Skip to Main Content


Search for resources

Library Search allows you to search across a wide array of books, articles, and other sources in the Library and in libraries around the world.

Enter a search term(s) in the box below to get started with Library Search.


Curriculum Collection

The Library's Curriculum Collection contains:

  • textbooks for grades K-12
  • thematic unit guides
  • children's reference books
  • children's fiction and non-fiction
  • audiovisual materials, such as videos, games, and manipulatives
  • other resources that can be used for teaching and tutoring

The collection is located on the lower level of the Library, east of the center stairwell. The guidebooks are  organized by Dewey call number and curriculum material is grouped by subject within grade level.

Searching for Children's Books in the Library

Children's books are found with the curriculum collection on the lower level of the Library,

  • Fiction - call number 372.214
  • Non-fiction - call number 372.212 

To find titles when not looking for a specific author or title, use the advanced search feature of the library catalog.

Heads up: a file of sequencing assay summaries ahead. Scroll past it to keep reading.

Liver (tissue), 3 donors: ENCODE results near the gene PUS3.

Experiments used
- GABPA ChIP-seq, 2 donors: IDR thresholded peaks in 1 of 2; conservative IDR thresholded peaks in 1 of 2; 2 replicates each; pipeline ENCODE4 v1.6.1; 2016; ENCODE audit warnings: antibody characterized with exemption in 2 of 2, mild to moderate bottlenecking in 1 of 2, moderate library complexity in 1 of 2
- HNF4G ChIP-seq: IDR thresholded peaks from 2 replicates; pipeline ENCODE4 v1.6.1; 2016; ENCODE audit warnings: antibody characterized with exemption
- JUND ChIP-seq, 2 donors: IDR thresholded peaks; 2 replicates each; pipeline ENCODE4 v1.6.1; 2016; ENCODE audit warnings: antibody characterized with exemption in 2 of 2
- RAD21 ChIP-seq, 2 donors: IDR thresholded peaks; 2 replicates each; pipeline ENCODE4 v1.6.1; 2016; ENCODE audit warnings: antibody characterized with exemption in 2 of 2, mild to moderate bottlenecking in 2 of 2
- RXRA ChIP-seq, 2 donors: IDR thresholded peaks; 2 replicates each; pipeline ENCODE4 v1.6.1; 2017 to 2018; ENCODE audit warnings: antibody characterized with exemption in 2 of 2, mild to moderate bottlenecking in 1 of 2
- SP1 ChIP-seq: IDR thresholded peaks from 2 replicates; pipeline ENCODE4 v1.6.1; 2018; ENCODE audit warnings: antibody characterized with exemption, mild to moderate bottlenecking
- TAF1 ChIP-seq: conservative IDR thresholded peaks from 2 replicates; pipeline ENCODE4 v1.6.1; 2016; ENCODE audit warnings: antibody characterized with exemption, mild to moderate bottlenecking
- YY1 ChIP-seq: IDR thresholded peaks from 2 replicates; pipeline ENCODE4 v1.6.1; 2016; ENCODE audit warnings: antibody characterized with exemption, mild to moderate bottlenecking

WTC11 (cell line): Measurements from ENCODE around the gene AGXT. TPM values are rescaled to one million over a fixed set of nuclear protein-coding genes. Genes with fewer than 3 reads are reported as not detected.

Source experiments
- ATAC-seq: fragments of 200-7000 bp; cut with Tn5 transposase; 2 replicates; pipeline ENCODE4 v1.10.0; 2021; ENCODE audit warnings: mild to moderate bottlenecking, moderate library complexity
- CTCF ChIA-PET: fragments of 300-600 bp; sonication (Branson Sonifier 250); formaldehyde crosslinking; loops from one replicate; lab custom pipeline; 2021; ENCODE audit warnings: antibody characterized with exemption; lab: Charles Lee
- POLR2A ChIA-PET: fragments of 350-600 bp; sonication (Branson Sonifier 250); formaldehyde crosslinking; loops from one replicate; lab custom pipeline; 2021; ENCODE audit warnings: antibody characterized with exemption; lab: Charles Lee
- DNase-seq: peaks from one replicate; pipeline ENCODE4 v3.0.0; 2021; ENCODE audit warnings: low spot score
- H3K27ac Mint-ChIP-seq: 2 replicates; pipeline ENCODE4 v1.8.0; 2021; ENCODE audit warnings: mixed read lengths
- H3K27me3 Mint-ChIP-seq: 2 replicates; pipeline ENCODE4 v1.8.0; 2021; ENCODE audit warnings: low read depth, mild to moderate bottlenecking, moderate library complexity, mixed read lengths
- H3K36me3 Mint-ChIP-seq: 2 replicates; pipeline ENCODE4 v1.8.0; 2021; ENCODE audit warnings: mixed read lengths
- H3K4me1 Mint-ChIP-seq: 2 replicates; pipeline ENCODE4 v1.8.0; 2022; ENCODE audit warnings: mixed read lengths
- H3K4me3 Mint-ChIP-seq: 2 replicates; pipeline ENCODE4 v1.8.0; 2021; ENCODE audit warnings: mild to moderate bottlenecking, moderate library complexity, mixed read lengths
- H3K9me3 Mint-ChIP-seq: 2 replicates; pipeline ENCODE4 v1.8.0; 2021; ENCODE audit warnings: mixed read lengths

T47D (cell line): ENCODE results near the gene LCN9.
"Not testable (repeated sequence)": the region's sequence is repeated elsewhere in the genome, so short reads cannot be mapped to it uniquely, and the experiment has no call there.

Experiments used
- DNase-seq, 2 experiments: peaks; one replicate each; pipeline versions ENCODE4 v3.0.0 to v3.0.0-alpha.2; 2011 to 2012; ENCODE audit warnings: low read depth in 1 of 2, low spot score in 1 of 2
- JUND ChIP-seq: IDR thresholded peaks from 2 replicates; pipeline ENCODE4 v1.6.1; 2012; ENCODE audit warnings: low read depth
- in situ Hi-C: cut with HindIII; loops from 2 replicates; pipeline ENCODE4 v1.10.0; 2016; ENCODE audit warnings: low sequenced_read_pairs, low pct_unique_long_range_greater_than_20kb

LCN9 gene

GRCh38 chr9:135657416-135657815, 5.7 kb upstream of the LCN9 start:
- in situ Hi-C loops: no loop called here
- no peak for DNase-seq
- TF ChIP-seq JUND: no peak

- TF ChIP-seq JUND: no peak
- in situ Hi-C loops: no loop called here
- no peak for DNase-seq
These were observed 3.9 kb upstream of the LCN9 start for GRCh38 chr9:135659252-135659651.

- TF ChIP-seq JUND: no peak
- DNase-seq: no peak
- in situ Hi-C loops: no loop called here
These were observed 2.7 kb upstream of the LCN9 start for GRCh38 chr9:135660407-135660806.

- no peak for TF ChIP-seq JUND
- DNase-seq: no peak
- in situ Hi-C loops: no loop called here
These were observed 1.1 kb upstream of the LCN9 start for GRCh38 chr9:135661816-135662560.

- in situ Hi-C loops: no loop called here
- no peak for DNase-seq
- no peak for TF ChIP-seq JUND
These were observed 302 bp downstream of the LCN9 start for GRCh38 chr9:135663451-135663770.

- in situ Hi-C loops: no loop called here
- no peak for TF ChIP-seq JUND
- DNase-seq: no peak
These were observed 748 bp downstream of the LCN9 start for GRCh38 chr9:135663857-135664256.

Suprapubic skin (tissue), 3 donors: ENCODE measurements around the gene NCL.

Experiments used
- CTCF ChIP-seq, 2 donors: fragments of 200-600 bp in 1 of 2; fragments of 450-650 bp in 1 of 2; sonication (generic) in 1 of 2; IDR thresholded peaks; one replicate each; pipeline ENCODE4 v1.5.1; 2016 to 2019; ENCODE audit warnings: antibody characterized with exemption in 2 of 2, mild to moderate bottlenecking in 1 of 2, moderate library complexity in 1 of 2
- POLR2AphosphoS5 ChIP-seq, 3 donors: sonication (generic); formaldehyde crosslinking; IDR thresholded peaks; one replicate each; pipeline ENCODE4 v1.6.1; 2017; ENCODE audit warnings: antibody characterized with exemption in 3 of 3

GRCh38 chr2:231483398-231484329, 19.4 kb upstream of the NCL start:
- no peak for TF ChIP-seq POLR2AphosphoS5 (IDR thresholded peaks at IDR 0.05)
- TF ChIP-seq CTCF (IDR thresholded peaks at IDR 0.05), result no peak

• Use key words such as "juvenile," or "children's nonfiction." 
  • Include a topic/subject or genre,  e.g. "time travel," "magic," "poetry." 
  • Do an exploratory search on a known title to see the topics/subjects used.  For example, the title below would be retrieved by using the keywords "juvenile" and "poetry" or "children's poetry." If looking for as specific country, one could have included the keyword "mexico."




When to use Google and Google Scholar

Google can be used to find government information like educational policies, Common Core and other teaching resources, and reports. There are advanced features that can help make your searching more efficient and effective. 

Google Scholar is another way to find scholarly information.  And, you can also use Scholar to find related resources.

  • Search Google Scholar by a title.
  • Click the Cited By link to find articles that cite this title. 
  • Click Related Articles to find other articles on the topic. 

Use Find-it@Wheaton to access the source through the Library or to request via ILL.